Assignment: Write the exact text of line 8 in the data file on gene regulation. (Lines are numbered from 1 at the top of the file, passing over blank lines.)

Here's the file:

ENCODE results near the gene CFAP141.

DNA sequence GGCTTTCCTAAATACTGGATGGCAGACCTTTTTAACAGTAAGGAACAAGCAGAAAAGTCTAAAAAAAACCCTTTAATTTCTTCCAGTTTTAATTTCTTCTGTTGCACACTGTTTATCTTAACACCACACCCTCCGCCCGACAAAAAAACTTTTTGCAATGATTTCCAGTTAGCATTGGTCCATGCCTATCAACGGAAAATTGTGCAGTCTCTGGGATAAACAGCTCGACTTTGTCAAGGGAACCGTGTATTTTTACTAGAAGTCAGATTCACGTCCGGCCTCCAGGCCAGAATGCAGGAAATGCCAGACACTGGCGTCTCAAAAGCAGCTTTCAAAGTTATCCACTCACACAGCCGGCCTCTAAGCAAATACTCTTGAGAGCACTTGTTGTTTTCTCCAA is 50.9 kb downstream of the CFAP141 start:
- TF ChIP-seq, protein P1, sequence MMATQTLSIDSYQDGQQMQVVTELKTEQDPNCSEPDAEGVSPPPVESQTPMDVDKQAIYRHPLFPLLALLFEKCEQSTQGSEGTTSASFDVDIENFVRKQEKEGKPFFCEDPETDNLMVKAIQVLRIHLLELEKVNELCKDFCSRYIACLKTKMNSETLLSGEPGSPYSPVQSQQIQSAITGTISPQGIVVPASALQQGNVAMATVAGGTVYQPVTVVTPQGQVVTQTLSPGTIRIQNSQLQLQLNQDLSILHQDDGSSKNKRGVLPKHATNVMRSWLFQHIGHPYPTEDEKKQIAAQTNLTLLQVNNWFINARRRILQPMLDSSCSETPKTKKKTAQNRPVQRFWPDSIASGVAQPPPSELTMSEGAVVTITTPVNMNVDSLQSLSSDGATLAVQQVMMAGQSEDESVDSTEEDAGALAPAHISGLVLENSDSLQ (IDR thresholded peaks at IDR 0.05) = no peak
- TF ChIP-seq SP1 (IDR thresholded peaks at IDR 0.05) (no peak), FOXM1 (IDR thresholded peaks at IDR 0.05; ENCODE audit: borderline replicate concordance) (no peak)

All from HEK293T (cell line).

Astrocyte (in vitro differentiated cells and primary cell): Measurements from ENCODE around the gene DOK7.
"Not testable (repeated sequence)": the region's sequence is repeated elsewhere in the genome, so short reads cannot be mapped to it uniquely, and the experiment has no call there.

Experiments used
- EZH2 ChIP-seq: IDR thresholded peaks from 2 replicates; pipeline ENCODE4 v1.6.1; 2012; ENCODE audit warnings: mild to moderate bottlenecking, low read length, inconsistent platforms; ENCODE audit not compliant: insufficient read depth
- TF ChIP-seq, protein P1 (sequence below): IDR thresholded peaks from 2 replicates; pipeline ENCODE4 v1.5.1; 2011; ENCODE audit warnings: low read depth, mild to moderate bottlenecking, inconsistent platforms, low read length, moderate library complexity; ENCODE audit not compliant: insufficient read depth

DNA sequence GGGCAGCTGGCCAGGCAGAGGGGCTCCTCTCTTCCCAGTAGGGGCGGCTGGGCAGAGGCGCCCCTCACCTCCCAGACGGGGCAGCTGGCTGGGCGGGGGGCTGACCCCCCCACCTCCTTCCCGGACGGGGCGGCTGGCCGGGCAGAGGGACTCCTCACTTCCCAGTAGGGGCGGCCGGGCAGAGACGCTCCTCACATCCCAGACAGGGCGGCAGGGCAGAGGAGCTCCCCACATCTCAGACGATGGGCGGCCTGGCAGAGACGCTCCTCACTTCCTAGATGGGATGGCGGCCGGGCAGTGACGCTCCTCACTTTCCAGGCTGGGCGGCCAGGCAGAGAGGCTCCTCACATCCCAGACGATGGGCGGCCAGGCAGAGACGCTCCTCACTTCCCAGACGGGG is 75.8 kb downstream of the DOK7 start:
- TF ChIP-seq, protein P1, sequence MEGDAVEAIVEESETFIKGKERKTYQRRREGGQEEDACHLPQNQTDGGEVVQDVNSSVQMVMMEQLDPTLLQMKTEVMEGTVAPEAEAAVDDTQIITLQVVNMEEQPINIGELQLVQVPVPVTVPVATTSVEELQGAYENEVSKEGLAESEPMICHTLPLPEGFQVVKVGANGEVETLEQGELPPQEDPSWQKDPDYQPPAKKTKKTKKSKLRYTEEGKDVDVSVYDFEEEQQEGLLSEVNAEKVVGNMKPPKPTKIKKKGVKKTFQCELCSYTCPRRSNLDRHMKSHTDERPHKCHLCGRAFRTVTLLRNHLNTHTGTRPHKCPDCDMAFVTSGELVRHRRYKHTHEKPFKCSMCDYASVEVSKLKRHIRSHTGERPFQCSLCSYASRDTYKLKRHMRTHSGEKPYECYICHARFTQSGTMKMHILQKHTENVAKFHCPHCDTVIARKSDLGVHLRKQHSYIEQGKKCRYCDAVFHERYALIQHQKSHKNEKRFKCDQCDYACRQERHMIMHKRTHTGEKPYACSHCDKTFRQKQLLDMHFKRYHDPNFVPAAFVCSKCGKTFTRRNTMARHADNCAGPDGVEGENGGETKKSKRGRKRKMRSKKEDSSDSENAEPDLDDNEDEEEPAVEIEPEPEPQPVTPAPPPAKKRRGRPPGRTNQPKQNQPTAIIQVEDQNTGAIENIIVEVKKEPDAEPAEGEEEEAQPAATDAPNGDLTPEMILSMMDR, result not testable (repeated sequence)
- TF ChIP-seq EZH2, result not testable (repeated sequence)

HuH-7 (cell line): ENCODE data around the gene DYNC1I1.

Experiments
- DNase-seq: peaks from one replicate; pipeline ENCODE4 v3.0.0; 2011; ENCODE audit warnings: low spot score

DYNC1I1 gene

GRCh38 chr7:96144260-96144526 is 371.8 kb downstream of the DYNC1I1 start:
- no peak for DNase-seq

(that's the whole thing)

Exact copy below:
Experiments used